Crisis Hits Kyrgyzstan

Election results cancelled as opposition supporters seize control of key offices.

Crisis Hits Kyrgyzstan

Election results cancelled as opposition supporters seize control of key offices.

The main Ala-Too square in capital Bishkek today, 6 October, 2020.
The main Ala-Too square in capital Bishkek today, 6 October, 2020. © IWPR
Ala-Too square, 6 October, 2020.
Ala-Too square, 6 October, 2020. © IWPR
Volunteers help protesters with water, snacks in Ala-Too square.
Volunteers help protesters with water, snacks in Ala-Too square. © IWPR
Protesters getting medical assistance, Bishkek on 6 October, 2020.
Protesters getting medical assistance, Bishkek on 6 October, 2020. © IWPR
Protesters broke into the Parliament building and caused a lot of damage inside, 6 October, 2020.
Protesters broke into the Parliament building and caused a lot of damage inside, 6 October, 2020. © IWPR
Tuesday, 6 October, 2020

Protestors angry at the results of Kyrgyzstan’s parliamentary elections have stormed government buildings in Bishkek and taken over a number of state institutions, with mass unrest ongoing around the country.

Although President Sooronbay Jeenbekov remains in power, the Central Election Commission (CEC) declared the results of the weekend’s elections invalid and i is unclear whether he can maintain control over a highly volatile situation.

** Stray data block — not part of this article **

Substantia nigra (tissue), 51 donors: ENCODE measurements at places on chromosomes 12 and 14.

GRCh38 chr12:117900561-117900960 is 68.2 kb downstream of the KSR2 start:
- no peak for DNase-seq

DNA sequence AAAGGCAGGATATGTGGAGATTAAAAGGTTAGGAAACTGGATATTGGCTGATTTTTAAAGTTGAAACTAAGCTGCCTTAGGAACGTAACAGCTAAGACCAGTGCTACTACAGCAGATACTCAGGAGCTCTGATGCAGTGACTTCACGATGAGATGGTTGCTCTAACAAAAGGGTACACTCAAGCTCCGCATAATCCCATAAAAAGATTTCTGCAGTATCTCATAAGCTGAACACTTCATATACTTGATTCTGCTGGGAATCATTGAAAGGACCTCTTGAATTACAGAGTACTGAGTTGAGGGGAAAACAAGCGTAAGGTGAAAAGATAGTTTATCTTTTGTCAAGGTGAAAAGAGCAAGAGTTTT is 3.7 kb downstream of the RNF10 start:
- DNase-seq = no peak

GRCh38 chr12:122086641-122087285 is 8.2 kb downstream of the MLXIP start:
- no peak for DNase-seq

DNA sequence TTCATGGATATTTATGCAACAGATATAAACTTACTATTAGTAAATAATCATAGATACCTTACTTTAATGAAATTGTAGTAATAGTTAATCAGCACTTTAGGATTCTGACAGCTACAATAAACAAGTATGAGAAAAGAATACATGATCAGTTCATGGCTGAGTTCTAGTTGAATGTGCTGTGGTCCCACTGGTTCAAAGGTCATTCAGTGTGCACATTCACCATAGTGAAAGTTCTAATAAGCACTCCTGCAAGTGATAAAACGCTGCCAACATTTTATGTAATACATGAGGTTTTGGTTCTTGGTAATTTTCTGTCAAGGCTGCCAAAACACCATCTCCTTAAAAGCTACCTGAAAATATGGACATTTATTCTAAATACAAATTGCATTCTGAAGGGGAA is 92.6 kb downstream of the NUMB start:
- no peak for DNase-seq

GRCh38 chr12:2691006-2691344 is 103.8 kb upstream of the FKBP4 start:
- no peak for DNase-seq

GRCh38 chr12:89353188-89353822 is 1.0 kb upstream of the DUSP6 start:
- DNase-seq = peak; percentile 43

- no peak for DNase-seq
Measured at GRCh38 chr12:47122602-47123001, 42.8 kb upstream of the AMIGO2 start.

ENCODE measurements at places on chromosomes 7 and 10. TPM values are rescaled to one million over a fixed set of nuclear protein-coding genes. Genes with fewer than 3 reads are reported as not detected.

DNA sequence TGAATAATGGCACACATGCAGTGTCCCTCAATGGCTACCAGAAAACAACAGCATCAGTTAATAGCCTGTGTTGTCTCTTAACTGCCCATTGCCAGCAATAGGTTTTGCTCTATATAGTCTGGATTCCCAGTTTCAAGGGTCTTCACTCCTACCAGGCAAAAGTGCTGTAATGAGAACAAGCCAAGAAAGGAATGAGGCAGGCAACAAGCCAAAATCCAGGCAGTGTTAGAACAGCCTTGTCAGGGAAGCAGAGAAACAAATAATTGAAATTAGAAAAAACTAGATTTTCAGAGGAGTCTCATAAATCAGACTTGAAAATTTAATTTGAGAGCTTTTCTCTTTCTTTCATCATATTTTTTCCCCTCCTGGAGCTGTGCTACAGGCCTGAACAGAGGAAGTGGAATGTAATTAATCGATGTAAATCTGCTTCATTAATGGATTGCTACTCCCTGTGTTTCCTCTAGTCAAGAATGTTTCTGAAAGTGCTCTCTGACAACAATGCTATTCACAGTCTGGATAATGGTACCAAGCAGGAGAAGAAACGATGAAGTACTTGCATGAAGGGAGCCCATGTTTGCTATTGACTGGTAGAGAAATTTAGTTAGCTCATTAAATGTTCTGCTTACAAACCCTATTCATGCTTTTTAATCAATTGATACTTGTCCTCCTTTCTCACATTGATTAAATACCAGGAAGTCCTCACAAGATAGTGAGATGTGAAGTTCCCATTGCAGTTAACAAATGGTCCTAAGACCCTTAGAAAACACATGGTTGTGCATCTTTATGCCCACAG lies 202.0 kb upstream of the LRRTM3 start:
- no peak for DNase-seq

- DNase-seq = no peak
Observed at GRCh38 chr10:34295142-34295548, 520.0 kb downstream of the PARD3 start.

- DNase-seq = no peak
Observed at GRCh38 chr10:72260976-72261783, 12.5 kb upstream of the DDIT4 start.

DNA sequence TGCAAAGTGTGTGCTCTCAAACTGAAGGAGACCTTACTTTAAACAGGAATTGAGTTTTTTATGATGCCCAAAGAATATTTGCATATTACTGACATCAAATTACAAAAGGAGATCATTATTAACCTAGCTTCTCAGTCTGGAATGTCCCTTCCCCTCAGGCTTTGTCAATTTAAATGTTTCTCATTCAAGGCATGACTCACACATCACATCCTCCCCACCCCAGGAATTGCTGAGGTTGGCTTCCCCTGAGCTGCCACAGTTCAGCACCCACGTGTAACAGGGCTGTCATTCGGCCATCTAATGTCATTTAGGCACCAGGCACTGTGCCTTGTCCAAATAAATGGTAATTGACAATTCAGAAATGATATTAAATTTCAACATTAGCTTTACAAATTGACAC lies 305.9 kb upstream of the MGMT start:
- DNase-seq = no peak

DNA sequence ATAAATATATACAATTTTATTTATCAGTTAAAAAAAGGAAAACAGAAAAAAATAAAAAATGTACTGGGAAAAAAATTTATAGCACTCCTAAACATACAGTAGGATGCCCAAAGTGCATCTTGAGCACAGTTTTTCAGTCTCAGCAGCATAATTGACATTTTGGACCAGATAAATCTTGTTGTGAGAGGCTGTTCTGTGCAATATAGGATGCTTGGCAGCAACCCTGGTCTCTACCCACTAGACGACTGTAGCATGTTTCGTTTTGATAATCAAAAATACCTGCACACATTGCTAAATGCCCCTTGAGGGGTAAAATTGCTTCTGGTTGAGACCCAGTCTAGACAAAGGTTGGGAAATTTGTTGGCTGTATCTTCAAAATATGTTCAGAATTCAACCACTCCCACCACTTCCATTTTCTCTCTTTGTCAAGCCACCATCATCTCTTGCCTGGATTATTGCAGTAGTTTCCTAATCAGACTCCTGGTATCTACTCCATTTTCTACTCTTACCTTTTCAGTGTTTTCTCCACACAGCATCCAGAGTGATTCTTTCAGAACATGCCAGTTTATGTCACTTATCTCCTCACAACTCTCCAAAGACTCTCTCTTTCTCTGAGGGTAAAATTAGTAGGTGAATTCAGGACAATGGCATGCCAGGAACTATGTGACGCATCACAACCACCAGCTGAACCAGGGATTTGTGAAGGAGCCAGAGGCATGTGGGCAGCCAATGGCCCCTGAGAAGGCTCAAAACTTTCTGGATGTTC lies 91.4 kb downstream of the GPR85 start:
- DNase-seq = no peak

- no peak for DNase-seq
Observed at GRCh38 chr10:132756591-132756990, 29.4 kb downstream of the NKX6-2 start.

The protests began after the preliminary results of the October 4 polls were released by the CEC, which announced that three parties – Mekenim Kyrgyzstan, Birimdik and Kyrgyzstan - were the clear winners.

Mekenim Kyrgyzstan is associated with the influential Matraimov family from the south of the country, one of whom is the former deputy customs chairman Raim Matraimov who has long been embroiled in corruption allegations. A number of media outlets published stories about alleged vote-buying by the party during the campaign period.  

Birimdik is linked directly to the president himself, with media reports that party members had pressurised public servants to vote for them.

Kyrgyzstan is a grouping of business leaders previously loyal to former president Almazbek Atambayev, currently awaiting trial on corruption charges, who then transferred their support to Jeenbekov.

Leaders of 12 opposition parties immediately declared that they did not recognize the results and called on supporters to rally in central Bishkek on the afternoon of October 5.

Although many of the factions had been openly hostile to each other ahead of the elections, they joined together to fill Ala-Too square with thousands of supporters demanding new elections and even the president’s resignation.

The rally continued peacefully until evening, when law enforcement agencies tried to disperse the demonstrators including using tear gas, stun grenades, water cannons and batons.

According to various sources, one man died and about 600 people were injured, 150 were hospitalized, and 13 were taken to intensive care. Many law enforcement officers were among the wounded.

By 9pm, the situation escalated to such an extent that protesters broke down the gates of the White House, the seven-story building which houses parliament and the president’s offices, and marched through it destroying the president's headquarters, parliament meeting rooms and other offices.